|In the recent mini-Budget the Government was praised after it announced its intention to scrap the controversial and unpopular off-payroll IR35 reforms of the past few years. The move would have seen the IR35 status compliance burden revert back to contractors from their clients. (See: Mini-Budget: 'Watershed moment' as controversial IR35 reforms are scrapped - Shout99, Sept 2022)).
But contractors joy was short-lived when after a few weeks of economic turmoil, the new Chancellor Jeremy Hunt announced that the Government was scrapping virtually all the proposed tax cuts promosed by his predecessor, Kwasi Kwarteng, less than a month ago.
IPSE - Huge blow
Freelancer group, IPSE, described the move as 'spineless' and accused the Government of reneging on its promises.
Andy Chamberlain from IPSE said: “This announcement will be a huge blow to thousands of self-employed contractors and the businesses they work with. The reforms to IR35 have created a nightmare for businesses seeking to engage talent on a flexible basis, while simultaneously forcing individuals out of business altogether.
“We know that the Government is well aware of the problems caused by this damaging legislation – the previous Chancellor said so at the mini-budget and the Prime Minister made it clear during her leadership campaign. Despite this, it has taken the spineless decision to row back on its promise to repeal the reforms.
"Businesses that were looking forward to an era of less complexity and less cost will have had those hopes dashed. Our fear is this decision will lead to yet more work being off-shored to other territories and more people being forced to work through unregulated umbrella companies. The supposedly pro-business Conservative Government has sent out a clear message – it does not support people who work for themselves.”
FCSA - Disappointed
The trade body for the employment services sector, the Freelancer and Contractor Services Association expressed its disappointment that the proposed rollback of off-payroll working rules has been scrapped by the Chancellor.
Chris Bryce from FCSA said: “The scrapping of the rollback of the 2017 and 2021 IR35 rules is disappointing. This will add to the confusion in the contractor marketplace and will also do nothing to improve the agility and flexibility contractors offer UK plc.
"However, the Chancellor also recognised that re-introducing the 10 per cent rise in National Insurance Contributions dropped by his predecessor, would have been a step too far and, since that tax would have disproportionately affected those working via umbrella companies, I’m pleased that it currently remains off Jeremy Hunt’s agenda.”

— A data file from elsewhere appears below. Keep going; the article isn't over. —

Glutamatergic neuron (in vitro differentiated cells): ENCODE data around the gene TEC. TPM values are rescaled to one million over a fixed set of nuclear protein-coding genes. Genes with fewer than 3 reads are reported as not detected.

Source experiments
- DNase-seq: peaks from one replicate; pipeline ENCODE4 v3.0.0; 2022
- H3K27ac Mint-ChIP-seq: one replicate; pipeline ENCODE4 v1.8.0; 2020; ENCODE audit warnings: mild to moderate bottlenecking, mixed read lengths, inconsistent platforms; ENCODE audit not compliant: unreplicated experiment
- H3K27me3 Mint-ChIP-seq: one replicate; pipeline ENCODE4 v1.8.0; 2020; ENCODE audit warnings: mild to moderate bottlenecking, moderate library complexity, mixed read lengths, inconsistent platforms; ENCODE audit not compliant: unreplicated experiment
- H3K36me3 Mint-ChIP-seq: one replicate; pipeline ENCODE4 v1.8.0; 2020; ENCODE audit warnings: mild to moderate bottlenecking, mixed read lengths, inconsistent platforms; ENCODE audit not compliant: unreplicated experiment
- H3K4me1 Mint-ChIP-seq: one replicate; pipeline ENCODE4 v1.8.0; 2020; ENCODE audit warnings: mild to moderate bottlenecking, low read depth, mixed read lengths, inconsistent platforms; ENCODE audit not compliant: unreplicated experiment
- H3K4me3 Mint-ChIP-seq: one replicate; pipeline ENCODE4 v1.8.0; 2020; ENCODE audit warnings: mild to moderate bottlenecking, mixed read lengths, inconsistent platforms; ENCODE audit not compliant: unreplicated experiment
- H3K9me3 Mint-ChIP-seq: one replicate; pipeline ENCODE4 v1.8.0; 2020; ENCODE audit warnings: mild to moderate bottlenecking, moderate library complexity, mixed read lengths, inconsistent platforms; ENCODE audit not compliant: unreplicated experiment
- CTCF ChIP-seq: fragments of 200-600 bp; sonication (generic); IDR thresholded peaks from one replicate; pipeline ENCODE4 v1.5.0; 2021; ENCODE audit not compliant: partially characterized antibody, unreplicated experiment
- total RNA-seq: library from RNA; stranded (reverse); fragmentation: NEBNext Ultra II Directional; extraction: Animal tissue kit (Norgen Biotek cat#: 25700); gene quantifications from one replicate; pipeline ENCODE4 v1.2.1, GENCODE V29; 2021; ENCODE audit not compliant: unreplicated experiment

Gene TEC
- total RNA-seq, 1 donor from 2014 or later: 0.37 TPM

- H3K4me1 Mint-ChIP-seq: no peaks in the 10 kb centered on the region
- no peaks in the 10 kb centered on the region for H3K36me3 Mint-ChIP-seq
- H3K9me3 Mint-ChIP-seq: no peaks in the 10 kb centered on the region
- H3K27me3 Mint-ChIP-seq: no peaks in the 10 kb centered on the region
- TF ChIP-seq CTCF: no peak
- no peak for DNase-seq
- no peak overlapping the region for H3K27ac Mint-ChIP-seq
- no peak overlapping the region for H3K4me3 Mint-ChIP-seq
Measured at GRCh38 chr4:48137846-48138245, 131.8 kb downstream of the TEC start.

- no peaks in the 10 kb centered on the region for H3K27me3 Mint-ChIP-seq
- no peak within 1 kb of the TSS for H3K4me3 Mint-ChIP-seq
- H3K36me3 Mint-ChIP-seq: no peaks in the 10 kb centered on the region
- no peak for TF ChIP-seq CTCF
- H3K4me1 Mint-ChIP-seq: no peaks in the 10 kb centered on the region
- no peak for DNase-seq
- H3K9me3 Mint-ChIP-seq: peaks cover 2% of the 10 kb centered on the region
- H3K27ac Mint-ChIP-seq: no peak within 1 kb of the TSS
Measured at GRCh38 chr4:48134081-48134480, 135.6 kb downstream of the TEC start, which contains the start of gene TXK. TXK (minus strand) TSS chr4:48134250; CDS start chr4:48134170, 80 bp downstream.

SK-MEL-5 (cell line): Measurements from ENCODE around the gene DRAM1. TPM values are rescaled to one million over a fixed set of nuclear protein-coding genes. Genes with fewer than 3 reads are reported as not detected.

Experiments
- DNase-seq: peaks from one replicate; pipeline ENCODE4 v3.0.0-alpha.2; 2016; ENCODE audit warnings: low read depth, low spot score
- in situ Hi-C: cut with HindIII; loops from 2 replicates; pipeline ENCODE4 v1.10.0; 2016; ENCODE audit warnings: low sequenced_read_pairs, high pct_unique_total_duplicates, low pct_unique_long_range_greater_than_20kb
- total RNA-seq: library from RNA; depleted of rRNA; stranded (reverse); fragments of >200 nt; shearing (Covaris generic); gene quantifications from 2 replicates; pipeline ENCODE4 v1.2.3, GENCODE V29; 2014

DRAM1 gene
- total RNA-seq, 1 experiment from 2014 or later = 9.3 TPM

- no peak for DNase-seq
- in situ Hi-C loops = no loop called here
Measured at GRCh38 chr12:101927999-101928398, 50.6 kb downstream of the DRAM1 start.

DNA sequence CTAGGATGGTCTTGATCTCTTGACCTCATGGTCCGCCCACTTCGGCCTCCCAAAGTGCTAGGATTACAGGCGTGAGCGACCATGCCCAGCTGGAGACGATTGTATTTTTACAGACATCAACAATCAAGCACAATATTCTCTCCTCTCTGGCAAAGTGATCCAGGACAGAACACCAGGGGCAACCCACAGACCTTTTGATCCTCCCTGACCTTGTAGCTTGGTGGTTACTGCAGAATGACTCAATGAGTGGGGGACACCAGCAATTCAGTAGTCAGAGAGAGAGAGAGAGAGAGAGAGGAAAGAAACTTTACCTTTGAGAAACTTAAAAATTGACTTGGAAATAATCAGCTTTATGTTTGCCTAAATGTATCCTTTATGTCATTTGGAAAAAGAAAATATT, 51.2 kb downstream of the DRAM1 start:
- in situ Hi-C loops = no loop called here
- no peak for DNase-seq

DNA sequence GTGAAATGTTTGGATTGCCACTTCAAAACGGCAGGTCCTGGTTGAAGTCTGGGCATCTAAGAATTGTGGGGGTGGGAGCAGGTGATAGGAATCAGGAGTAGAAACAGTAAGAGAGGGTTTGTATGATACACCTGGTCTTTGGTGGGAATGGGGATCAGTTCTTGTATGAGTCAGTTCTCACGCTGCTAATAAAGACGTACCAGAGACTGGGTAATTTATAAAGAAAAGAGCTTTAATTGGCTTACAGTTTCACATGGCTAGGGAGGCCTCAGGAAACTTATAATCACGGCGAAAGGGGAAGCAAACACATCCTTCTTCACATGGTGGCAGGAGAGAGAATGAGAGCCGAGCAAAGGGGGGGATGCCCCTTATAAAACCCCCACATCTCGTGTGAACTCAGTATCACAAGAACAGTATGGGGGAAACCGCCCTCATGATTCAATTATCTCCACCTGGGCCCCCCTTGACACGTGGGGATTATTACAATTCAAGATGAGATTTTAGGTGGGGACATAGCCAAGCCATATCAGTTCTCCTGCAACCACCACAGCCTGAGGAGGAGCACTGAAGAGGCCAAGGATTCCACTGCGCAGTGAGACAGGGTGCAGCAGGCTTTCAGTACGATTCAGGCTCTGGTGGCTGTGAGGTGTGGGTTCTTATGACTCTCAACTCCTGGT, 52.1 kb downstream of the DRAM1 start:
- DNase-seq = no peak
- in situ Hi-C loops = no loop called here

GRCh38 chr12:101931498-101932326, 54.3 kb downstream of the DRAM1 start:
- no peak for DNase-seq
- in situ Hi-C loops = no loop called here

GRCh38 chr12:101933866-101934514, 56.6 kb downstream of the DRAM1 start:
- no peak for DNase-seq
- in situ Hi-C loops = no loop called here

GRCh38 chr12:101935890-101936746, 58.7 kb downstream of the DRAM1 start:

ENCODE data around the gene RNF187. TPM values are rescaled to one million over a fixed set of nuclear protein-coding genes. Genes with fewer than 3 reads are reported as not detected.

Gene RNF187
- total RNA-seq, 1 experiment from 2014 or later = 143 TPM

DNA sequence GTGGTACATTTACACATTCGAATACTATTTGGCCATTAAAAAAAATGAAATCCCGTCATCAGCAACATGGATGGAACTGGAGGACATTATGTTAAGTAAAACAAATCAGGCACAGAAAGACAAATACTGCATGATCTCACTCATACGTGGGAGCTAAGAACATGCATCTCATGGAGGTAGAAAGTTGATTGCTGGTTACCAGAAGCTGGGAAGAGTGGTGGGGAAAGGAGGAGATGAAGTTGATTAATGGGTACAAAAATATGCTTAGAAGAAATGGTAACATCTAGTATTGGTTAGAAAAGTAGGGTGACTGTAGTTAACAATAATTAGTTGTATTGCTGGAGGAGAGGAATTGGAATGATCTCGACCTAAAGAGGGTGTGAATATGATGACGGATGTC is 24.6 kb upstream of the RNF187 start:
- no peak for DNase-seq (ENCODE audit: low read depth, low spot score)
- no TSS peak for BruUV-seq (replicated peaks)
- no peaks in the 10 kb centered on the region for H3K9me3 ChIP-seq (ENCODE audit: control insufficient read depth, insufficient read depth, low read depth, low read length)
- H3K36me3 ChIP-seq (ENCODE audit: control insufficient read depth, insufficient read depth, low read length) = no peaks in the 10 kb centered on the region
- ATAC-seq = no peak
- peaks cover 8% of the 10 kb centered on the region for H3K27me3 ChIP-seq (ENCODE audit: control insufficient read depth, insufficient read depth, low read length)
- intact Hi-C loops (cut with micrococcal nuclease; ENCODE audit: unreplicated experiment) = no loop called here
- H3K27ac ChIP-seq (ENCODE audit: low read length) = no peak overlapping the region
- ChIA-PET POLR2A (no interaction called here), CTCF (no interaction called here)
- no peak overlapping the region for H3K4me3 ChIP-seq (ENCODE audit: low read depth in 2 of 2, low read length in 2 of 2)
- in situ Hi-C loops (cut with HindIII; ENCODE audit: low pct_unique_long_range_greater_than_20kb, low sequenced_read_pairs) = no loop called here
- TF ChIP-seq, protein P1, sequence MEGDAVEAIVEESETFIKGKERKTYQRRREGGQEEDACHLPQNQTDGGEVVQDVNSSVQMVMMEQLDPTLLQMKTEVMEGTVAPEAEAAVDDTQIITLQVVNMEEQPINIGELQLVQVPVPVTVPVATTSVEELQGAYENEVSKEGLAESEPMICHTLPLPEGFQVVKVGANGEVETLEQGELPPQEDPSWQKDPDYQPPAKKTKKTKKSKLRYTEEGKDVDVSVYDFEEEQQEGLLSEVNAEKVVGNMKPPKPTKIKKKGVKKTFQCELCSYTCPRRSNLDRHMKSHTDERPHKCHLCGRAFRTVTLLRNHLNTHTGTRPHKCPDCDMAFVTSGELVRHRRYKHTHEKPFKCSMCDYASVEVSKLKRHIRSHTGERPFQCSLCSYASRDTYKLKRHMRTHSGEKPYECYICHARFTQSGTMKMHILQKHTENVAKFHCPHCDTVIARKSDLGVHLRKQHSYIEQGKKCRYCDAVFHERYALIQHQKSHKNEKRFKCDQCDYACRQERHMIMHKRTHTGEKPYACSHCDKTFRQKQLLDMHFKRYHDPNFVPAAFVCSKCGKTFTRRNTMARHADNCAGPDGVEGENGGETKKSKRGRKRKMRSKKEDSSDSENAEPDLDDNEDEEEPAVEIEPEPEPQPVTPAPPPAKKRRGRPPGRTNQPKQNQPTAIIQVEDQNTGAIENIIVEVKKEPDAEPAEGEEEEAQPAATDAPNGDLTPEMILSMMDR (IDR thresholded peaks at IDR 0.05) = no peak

Also dropped – and it would seem indefinitely – was the reduction of basic rate income tax from 20 per cent to 19 per cent with even the Chancellor of several Chancellors ago, Rishi Sunak’s target date of April 2024 now off the table.
Mr Bryce said: “The Government realistically had little choice but to dance the Hokey Cokey on Kwasi Kwarteng’s so-called mini-budget. Markets and businesses react badly to uncertainty and steeper borrowing, and I hope that a steadier hand on the tiller will give both the markets and our industry some stability in the medium term. What is clear is that Liz Truss’ economic views have been supplanted by Hunt’s and the immediate market reaction indicates that it’s unlikely she’ll be able to credibly speak on fiscal policy for quite a while, if ever.”
- Planned 1p cut in basic rate of income tax put on hold indefinitely - rate will remain at 20 per cent;
- Energy price guarantee will no longer last two years - it will last until April 2023 and then be reviewed;
- VAT-free shopping for visitors and alcohol duty freeze both scrapped
- Cuts to National Insurance and Stamp Duty remain in place.
- Plans to stop corporation tax from rising next April have already been scrapped in an earlier U-turn. The corporation tax rate will go up from 19 per cent to 25 per cent in April 2023 after all.
Further IR35 information
For more information about all aspects of IR35, including the controversial IR35 reforms see Shout99's News on IR35 section.
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